(CBS/AP) RIVERSIDE, Calif. - The 10-year-old son of a neo-Nazi leader who allegedly told police that he shot his father as the man slept, asked an officer soon after the shooting if his father would survive, a police officer told the Riverside County juvenile court Tuesday.
Officer Michael Foster, who responded to the call of a shooting death on May 1, 2011, testified Tuesday on the first day of the boy's trial for murdering his father, Jeff Hall.
"He was sad about it, he wished he hadn't done it," Foster said. "He asked me about things like, 'Do people get more than one life,' things like that. He wanted to know if (the father) was dead or if he just had injuries."
Hall, 32, was an out-of-work plumber and a regional leads of the National Socialist Movement. He organized rallies at synagogues and a day labor site after his sister-in-law was killed six years ago by a hit-and-run driver who was an illegal immigrant, according to testimony.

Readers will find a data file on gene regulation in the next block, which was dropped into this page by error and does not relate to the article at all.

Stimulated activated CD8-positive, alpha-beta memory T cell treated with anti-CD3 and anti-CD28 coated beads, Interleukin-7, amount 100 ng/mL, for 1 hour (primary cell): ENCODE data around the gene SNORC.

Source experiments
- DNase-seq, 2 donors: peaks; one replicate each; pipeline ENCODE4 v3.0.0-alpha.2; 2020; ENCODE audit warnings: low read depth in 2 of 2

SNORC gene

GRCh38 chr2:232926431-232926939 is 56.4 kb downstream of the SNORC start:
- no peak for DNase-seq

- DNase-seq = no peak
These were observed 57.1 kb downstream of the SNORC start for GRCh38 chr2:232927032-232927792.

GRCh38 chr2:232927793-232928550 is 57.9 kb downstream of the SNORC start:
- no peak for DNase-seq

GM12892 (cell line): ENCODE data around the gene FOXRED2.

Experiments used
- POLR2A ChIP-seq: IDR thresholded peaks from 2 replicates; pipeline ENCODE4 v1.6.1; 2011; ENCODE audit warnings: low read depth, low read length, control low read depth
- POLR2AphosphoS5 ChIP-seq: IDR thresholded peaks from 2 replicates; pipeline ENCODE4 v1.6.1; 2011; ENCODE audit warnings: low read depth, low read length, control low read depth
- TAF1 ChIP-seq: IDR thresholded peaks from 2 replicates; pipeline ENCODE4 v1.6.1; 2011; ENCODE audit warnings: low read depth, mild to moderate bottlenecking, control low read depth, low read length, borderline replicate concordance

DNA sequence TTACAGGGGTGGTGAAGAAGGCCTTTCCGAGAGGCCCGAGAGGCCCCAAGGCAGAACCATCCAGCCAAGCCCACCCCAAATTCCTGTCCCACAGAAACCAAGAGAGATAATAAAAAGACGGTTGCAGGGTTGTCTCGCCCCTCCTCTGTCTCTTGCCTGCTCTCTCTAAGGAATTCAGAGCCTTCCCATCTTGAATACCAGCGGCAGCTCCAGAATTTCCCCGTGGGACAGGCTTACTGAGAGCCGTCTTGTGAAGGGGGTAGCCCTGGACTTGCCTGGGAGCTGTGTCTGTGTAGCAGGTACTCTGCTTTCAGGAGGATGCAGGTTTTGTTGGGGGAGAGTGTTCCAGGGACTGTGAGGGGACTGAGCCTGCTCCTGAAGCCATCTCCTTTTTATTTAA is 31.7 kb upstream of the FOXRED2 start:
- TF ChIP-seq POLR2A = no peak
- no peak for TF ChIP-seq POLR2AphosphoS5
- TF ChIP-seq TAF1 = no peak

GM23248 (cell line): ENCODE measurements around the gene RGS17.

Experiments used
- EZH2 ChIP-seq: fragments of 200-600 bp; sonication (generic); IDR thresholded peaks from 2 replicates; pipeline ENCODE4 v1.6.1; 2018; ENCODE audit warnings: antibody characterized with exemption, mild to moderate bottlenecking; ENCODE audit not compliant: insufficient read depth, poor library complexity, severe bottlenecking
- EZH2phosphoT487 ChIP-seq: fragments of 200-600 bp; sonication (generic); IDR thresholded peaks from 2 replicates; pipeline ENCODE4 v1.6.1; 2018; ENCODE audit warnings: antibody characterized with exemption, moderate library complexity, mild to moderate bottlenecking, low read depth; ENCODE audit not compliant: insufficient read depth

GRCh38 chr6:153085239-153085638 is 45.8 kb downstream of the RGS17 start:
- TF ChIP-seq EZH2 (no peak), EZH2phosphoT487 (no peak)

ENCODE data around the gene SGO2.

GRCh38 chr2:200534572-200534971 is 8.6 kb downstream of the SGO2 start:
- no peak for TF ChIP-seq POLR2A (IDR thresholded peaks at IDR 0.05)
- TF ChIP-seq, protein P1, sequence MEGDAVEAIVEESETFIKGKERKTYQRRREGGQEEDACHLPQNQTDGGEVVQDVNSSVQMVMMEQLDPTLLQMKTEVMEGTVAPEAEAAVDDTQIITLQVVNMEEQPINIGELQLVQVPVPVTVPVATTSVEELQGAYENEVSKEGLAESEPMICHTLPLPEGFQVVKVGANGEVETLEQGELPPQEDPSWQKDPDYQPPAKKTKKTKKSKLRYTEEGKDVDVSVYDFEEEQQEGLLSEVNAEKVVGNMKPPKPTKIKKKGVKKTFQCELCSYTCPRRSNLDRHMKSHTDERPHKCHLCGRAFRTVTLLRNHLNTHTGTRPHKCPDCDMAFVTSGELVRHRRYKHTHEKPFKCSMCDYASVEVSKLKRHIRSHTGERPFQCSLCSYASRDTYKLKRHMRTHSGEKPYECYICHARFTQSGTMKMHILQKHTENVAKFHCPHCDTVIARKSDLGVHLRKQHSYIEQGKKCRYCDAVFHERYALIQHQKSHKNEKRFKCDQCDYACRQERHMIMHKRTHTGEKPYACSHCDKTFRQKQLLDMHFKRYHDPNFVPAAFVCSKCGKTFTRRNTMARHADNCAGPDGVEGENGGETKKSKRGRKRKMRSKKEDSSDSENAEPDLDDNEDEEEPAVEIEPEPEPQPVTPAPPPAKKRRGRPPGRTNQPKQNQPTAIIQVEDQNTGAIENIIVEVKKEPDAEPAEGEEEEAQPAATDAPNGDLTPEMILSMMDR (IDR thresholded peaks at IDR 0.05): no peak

In opening statements, prosecutor Michael Soccio dismissed defense arguments that Hall's neo-Nazi beliefs "conditioned" the child to kill. The boy was violent, angry and had been expelled from multiple schools, Soccio said.
He also said the boy, now 12, suspected his father was going to leave his stepmother, who had raised him since he was a toddler.
Defense attorney Matthew Hardy said his client grew up in an abusive and violent environment and learned that it was acceptable to kill people who were a threat.
Hall taught his son to shoot guns, and took him to neo-Nazi rallies and once to the Mexican border to "make sure he knew what to do to protect this place from the Mexicans," Hardy said.
"If you were going to create a monster, if you were going to create a killer, what would you do?" he said. "You'd put him in a house where there's domestic violence, child abuse, racism."
The defense suggested that the boy's stepmother, Krista McCary, goaded the child into killing Hall because her husband planned to leave her for another woman.
Several police officers testified that the boy and at least one sibling voluntarily gave statements immediately after the shooting that indicated the boy had killed his father.
One younger sister asked the boy why he hadn't shot their father in the stomach as he said he planned to do, according to Officer Robert Monreal, who recorded the exchange on a belt recorder.